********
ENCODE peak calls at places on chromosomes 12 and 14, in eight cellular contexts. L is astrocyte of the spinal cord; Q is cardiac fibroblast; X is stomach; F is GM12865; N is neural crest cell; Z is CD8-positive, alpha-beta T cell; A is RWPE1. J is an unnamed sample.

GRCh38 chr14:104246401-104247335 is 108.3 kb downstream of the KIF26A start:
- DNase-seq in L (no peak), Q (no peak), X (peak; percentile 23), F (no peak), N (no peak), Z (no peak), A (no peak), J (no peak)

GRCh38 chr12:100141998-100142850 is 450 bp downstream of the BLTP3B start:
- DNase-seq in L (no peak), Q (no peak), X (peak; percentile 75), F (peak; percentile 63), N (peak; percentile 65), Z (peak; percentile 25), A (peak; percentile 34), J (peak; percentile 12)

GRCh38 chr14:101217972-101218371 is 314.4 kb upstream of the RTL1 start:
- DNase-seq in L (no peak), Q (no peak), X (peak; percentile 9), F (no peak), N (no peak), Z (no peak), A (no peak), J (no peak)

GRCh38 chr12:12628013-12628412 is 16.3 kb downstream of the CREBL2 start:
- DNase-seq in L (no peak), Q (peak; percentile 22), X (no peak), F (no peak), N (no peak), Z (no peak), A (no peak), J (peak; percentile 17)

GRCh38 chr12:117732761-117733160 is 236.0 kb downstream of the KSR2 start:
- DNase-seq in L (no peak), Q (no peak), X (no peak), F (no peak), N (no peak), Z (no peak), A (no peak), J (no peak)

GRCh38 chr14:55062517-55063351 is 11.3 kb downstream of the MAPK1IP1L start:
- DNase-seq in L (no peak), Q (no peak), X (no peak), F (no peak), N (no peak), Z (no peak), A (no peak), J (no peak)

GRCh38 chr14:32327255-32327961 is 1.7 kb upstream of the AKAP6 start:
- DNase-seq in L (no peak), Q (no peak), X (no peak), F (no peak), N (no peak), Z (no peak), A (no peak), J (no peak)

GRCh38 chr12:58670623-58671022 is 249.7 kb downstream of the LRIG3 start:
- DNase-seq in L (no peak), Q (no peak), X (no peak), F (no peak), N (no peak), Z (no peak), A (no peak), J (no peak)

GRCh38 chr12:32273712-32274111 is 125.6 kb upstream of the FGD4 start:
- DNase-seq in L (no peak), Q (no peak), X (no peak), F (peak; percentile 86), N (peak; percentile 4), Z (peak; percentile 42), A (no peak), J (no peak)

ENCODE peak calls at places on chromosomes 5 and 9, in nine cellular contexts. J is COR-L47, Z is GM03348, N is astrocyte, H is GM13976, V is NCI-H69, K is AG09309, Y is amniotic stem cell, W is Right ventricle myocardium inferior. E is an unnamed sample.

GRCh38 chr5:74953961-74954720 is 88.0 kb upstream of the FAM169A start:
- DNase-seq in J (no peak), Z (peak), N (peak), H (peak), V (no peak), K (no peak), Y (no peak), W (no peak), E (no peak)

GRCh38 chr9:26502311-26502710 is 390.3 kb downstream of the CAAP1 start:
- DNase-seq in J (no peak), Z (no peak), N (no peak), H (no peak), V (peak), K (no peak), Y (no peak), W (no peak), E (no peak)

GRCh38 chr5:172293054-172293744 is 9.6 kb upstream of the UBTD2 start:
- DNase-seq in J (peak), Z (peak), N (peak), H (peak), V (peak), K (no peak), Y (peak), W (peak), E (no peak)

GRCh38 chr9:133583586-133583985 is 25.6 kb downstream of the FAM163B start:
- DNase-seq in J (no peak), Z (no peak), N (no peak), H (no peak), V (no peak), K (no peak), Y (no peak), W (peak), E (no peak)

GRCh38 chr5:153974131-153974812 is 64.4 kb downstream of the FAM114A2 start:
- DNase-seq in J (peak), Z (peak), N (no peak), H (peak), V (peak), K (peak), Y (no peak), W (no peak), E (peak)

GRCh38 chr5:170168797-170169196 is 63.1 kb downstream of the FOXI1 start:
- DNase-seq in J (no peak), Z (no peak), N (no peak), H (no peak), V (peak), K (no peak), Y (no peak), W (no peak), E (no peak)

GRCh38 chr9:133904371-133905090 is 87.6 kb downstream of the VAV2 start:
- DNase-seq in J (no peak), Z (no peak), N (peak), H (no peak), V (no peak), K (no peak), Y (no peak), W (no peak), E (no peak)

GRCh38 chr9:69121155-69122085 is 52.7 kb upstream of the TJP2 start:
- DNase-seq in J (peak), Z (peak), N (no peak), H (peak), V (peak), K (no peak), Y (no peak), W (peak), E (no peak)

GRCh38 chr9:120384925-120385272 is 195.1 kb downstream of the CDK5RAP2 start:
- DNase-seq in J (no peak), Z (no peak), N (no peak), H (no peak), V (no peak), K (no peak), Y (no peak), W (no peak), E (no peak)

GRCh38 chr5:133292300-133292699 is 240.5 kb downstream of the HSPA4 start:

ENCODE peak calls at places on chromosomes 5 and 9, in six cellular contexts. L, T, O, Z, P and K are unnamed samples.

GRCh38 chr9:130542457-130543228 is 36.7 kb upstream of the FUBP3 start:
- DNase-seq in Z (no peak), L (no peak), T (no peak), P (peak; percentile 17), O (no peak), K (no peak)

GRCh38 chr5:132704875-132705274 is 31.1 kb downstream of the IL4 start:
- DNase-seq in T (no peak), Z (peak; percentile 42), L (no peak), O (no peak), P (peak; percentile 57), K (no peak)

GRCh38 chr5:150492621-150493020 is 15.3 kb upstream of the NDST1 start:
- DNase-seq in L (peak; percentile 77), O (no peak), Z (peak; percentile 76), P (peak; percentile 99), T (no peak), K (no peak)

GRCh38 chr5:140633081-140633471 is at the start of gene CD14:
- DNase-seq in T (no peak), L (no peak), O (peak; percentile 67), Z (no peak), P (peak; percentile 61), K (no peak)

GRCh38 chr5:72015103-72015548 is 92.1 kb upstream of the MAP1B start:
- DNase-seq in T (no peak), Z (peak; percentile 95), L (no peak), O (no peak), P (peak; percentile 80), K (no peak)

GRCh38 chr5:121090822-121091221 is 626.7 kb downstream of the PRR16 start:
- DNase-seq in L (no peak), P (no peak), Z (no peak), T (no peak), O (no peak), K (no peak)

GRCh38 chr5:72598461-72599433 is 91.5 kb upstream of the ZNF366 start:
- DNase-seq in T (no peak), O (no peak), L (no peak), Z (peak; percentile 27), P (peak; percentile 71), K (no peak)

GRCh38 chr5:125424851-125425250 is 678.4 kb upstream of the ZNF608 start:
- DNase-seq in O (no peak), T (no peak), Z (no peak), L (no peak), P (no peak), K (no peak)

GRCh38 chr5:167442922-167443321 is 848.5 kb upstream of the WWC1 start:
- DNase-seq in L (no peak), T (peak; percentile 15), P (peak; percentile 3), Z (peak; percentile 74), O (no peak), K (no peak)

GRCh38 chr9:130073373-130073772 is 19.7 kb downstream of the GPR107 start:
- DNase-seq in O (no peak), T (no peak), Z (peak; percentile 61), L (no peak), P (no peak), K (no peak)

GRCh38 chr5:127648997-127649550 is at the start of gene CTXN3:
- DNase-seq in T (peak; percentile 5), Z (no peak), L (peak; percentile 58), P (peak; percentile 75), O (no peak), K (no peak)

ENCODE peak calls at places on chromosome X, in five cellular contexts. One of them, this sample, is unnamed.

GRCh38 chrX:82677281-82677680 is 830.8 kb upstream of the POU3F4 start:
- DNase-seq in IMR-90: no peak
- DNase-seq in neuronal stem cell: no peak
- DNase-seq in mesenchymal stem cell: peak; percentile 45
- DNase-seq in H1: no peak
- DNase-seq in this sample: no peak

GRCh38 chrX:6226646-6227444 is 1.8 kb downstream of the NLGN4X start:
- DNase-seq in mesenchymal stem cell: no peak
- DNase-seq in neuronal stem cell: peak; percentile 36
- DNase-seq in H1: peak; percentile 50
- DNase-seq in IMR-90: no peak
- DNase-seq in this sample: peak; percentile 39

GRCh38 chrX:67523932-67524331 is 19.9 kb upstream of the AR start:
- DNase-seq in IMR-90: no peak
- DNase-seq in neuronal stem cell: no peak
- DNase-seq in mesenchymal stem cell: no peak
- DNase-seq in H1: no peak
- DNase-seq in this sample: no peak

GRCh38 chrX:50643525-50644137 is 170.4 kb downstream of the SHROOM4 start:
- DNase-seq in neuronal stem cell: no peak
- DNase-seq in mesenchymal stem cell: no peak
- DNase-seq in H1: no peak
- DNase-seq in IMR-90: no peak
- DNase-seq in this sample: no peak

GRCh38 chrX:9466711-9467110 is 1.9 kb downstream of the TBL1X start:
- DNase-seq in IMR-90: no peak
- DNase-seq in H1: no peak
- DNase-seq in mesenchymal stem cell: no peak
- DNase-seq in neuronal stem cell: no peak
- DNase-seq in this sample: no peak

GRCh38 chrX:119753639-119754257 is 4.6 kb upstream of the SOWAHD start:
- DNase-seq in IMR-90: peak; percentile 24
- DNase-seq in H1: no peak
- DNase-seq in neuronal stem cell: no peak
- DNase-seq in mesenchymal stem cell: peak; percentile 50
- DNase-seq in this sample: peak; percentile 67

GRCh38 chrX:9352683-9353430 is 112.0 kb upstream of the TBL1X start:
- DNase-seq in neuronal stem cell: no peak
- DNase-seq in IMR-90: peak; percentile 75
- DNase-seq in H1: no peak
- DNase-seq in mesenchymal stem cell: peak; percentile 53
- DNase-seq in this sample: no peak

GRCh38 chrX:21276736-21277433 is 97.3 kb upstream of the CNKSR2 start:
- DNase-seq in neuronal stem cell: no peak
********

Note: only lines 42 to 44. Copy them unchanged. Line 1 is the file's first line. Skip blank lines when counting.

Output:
- DNase-seq in Z (no peak), L (no peak), T (no peak), P (peak; percentile 17), O (no peak), K (no peak)

GRCh38 chr5:132704875-132705274 is 31.1 kb downstream of the IL4 start:
- DNase-seq in T (no peak), Z (peak; percentile 42), L (no peak), O (no peak), P (peak; percentile 57), K (no peak)